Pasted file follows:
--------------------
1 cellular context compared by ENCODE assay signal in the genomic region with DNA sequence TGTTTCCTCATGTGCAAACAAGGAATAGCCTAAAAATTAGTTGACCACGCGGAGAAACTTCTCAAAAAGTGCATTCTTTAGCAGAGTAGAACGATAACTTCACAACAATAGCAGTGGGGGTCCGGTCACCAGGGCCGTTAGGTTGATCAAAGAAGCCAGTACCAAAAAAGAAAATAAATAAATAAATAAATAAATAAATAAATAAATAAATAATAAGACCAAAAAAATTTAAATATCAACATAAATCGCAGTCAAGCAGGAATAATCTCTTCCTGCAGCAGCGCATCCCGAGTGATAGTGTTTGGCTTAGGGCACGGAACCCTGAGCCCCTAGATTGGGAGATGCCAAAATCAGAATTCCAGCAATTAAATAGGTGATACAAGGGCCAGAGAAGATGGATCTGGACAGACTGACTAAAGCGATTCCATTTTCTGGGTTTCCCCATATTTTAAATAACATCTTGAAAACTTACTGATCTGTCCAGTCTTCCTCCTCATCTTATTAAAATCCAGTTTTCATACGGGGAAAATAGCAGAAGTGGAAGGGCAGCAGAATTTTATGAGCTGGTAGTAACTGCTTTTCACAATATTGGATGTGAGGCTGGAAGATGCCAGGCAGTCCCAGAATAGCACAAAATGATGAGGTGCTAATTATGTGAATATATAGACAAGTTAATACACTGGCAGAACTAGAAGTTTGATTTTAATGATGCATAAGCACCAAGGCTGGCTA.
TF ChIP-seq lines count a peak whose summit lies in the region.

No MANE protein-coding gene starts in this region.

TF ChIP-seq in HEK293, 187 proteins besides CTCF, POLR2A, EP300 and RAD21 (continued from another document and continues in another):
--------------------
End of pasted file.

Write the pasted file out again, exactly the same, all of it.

1 cellular context compared by ENCODE assay signal in the genomic region with DNA sequence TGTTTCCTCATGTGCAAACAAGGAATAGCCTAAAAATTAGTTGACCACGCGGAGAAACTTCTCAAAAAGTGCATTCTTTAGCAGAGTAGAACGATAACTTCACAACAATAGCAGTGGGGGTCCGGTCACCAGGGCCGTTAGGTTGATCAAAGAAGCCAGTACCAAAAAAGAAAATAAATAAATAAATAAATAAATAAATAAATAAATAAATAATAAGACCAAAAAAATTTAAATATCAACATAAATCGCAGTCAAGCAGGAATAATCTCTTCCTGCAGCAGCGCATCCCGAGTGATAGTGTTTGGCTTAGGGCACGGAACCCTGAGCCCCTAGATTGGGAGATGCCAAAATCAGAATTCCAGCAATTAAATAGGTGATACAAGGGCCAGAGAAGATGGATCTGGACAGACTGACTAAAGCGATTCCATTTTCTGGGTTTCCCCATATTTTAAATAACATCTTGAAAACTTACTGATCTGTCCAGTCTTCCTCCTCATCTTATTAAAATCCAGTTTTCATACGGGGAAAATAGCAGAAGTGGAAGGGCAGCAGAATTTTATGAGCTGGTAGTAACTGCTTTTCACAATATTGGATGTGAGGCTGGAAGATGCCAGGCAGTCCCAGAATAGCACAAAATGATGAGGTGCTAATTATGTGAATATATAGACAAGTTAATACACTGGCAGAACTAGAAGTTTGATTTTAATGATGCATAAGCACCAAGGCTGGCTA.
TF ChIP-seq lines count a peak whose summit lies in the region.

No MANE protein-coding gene starts in this region.

TF ChIP-seq in HEK293, 187 proteins besides CTCF, POLR2A, EP300 and RAD21 (continued from another document and continues in another):